Estimated Reading Time: 6 Minutes. Time flies when you’re having fun!

Did you know that Cy Young holds the record for most wins AND most losses in a career? Cy Young’s 511 wins is 94 more than second place pitcher Walter Johnson’s 417, but his 316 losses are only 8 more than the second worst pitcher, but also best/worst name, Pud Galvin’s 308.

How did Cy Young find his way to dominance on both ends of the pitching spectrum? Easy. CY Young started 815 games in his career, more than any other pitcher to take the mound.  Cy Young may very well be the most overworked pitcher of all time, but that also means he was the most dominant. Seriously. For a guy who has 511 career wins in 815 starts, you’d expect him to get tired. NOPE. Of those 815 games, Young went the distance 749 times. In his career, Cy Young pitched 7,356 innings. To put that in perspective, in his 10 year MLB career Max Scherzer has pitched 1,589 innings or 21.6% of Cy Young’s total.

All the while putting up a 2.63 ERA.

We now honor his memory by awarding the best pitcher in each league with a plaque named after him. The award is given to the most outstanding pitcher in each league, and this year we have some extraordinary pitchers on the mix.


Luis Severino

14-6 – 2.98 ERA, 193.1 IP, 203 Ks, 1.040 WHIP, 10.7 K/9, 4.51 K/BB.

If you had told me at the beginning of the season that Luis Severino was a going to be a Cy Young finalist, I would have laughed in your face. There was no way. If there was a pitcher on the Yankees staff I thought could make a run for it, it was Pineda. Big Mike had all the potential in the world and we definitely saw glimpses of it before he was shut down for the season. That’s when Severino stepped up to the plate and helped propel the Yankees into the Postseason.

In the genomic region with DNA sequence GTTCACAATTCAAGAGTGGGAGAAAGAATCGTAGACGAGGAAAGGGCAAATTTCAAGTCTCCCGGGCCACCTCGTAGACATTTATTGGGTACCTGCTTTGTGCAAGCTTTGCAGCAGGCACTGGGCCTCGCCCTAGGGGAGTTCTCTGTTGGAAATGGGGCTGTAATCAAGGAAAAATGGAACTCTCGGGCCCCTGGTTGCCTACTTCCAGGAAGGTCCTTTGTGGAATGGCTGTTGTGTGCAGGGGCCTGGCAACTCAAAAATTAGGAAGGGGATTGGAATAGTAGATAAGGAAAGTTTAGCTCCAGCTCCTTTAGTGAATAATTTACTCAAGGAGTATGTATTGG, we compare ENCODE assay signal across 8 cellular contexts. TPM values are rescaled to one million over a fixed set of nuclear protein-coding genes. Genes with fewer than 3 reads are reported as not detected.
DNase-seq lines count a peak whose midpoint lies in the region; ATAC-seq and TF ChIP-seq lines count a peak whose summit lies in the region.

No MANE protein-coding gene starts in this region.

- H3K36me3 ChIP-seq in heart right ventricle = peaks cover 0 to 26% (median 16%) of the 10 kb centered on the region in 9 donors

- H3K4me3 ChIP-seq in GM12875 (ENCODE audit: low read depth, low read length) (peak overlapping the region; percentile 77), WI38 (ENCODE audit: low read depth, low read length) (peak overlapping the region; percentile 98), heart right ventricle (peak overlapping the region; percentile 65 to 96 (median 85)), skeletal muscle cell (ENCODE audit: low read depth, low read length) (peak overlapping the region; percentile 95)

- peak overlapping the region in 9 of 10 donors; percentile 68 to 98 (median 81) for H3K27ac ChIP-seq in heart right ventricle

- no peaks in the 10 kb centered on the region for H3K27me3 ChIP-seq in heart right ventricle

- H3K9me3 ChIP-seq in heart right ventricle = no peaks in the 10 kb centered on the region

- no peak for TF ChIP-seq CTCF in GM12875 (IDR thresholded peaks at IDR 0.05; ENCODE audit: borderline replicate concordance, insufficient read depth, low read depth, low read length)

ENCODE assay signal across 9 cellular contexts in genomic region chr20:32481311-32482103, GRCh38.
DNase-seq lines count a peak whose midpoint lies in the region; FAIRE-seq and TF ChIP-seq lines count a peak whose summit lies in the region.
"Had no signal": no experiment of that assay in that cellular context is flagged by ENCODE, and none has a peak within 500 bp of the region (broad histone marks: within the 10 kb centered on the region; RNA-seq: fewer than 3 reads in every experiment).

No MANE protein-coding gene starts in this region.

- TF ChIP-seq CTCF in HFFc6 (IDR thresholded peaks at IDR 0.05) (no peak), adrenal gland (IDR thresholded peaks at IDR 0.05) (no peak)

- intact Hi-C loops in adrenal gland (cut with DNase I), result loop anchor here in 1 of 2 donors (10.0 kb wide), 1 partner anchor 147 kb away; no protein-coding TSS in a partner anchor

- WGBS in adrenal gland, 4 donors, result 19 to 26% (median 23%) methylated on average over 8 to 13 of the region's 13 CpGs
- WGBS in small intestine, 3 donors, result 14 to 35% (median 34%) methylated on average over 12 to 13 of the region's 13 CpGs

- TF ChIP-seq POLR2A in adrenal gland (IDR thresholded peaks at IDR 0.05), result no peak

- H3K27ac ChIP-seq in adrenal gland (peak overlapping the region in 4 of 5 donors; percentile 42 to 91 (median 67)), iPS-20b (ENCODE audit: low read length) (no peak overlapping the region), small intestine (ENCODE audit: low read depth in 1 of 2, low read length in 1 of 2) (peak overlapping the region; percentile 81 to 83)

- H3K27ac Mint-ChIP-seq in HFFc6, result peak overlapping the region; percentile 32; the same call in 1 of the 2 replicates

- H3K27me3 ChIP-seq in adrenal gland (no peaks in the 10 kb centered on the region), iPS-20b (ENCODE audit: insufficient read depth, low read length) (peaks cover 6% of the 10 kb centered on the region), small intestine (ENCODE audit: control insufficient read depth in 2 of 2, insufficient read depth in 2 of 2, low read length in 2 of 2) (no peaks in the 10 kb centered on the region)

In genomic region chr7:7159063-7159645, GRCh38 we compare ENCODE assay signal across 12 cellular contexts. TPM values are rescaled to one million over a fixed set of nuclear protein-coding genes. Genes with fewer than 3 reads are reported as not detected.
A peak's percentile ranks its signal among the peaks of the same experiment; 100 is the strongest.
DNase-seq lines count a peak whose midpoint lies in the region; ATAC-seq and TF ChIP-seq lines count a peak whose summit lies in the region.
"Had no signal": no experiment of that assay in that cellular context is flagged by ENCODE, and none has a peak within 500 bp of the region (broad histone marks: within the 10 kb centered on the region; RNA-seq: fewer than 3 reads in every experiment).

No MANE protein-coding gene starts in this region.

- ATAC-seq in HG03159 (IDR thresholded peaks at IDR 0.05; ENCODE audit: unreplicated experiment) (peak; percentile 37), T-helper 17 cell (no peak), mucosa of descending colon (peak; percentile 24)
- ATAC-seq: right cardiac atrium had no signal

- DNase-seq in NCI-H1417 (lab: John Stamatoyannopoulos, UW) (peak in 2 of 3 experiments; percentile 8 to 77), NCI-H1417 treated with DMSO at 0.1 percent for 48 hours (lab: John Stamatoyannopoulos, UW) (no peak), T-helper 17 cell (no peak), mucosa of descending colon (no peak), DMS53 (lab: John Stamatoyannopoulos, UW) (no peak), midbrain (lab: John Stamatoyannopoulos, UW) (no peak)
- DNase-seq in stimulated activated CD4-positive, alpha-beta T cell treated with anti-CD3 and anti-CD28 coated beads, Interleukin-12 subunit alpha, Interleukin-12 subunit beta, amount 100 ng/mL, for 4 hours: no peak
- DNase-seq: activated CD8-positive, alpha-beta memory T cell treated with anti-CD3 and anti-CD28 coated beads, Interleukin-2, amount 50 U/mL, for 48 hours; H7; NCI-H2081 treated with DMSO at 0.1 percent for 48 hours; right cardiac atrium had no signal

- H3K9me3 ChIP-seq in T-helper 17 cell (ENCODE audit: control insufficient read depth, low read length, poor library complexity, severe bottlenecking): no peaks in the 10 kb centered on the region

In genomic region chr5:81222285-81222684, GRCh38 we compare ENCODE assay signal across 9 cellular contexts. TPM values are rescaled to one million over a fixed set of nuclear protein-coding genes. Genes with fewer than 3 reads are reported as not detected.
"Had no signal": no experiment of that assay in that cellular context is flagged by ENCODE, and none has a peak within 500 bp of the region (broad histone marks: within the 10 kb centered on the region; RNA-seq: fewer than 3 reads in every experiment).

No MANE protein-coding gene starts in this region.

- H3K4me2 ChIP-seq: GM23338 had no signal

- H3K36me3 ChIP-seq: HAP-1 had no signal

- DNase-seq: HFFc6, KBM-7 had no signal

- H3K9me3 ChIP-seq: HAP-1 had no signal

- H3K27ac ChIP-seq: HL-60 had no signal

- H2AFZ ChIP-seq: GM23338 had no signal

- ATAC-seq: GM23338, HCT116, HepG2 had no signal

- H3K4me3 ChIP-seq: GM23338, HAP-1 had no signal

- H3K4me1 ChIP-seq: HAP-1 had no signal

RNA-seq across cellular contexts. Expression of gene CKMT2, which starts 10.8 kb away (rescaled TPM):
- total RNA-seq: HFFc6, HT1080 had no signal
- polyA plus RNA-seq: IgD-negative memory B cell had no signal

Seriously. Severino’s second half was statistically immaculate. In the first half of he season, through his 17 starts, Severino went 5-4, with a 3.54 ERA, with a 1.116 WHIP. Not terrible. In fact this seemed very much on the right track for Severino, considering his career ERA as a starter is 3.34.

It was the second half that Severino turned it on. In his 14 starts, he earned a 9-2 record and lowered his WHIP to .0946. His ERA also dipped by a full 1.26, dropping from 3.56 to 2.28. The strikeouts were coming easier and more frequent, as he averaged another .5 strikeouts through 9 innings in the second half. You could also see Severino’s demeanor shift. He was vibrant and expressive on the mound, pounding his glove after getting a swing and a miss for strike three. He was the exuberant young pitcher the Yankees could rally around. He was electric.

So can he win the Cy Young? No.

Severino has the highest ERA of any Cy Young finalist this year, and while that doesn’t necessarily disqualify him from winning, it does raise some eyebrows. I should also point out that he does have the third lowest ERA in the American League, but his 2.98 ERA lands him 7th in the MLB. If his dominant second half had started a month or two earlier, then he’s definitely in the conversation, but this nomination feels more like a hat-tip to a young guy who had one hell of a second half.


Chris Sale

17-8 – 2.90 ERA, 214.1 IP, 308 Ks, 0.970 WHIP, 12.9 K/9, 7.16 K/BB.

Let’s for a moment pretend that August 1st to October 2nd didn’t happen. If that’s the case then Chris Sale is your American League Cy Young winner. Hands down. Easily. At that point, Sale has a 13-4 record, that included an 8-Game 10K+ streak, and saw him inch closer to 1500 strikeouts, which he would reach faster than any other pitcher in history. Sale was the picture of dominance in the first half of the season. 178 strikeouts in 18 games. Every night he had the ball felt like you were watching Pedro during his Cy Young reign. The guy was pitching at the highest level. He was otherworldly.